There is a misconception that estate planning is something only reserved for the wealthy and famous or those with large estates. In reality, virtually every Texas adult could benefit from having even a basic estate plan. While people with children or valuable assets understand the need for this step, it is also important for single adults too.
Single adults may not assume they really need an estate plan, but your marital status has no bearing on your need to plan well for the future and protect your interests. If you do not have a plan, you could be unnecessarily taking risks with your money and your health care. Your long-term financial well-being and your right to decide what happens to your estate are worth protecting.
What should you do?
You may assume that since you do not have kids, you do not have a real need to explain your wishes. However, your health status could change at any moment, and it is beneficial to have a plan in place about what type of care you may want or what you want to happen to your personal property. Some smart estate planning steps for singles include:
- Through a health care proxy and power of attorney, you can outline what type of care you may want in case you cannot speak for yourself and specify a person to make medical decisions on your behalf.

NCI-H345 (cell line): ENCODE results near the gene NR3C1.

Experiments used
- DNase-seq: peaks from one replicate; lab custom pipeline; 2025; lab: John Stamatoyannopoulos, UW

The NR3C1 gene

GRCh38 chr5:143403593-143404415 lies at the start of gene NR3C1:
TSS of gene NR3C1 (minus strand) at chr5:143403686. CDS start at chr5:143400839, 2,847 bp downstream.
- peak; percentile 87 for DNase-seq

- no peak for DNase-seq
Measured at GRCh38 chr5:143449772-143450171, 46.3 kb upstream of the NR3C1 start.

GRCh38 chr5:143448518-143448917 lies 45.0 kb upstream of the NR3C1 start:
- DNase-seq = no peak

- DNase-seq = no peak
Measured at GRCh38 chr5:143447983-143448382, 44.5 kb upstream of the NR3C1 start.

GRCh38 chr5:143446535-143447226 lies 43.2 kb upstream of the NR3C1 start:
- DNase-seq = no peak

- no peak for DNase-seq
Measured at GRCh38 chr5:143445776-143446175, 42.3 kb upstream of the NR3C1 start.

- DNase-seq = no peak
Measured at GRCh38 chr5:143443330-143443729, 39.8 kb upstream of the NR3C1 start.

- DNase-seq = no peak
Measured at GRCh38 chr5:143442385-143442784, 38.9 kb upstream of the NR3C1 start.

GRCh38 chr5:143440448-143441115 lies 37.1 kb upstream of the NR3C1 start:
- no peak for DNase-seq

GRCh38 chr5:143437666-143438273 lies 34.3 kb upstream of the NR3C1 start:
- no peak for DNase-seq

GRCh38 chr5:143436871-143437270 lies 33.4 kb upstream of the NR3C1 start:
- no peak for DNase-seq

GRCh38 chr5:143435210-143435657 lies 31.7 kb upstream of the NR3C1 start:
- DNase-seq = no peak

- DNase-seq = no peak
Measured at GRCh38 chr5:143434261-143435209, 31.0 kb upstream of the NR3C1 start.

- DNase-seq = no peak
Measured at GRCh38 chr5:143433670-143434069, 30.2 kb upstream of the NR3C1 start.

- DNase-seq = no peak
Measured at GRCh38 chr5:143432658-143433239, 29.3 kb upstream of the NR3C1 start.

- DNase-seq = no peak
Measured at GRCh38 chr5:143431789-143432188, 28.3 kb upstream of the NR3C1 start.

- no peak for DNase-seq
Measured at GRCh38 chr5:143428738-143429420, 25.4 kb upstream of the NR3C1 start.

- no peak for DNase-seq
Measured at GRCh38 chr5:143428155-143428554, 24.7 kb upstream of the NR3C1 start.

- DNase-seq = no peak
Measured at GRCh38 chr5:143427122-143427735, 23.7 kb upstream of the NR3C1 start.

- By drafting a will, you can decide what will happen to your money, savings and physical assets. You can even decide what will happen to your pets in case of your death.
- You can create a trust in order to set aside assets for a specific purpose after your death, such as the care of a loved one, charitable giving or other reason.
There is no time to lose in having the right protections in place now. You may be young, healthy and looking forward to what is ahead in life, but it is never too early to consider the benefits of estate planning.
Where should you start?
It's not always easy to know where to begin when drafting an estate plan. Whether you are starting from scratch or you need to update an existing plan, the time to act is now. The future is unpredictable, but you can have a measure of control with the right documents and plans. If you are single, you still have important estate planning needs you would be wise to address promptly.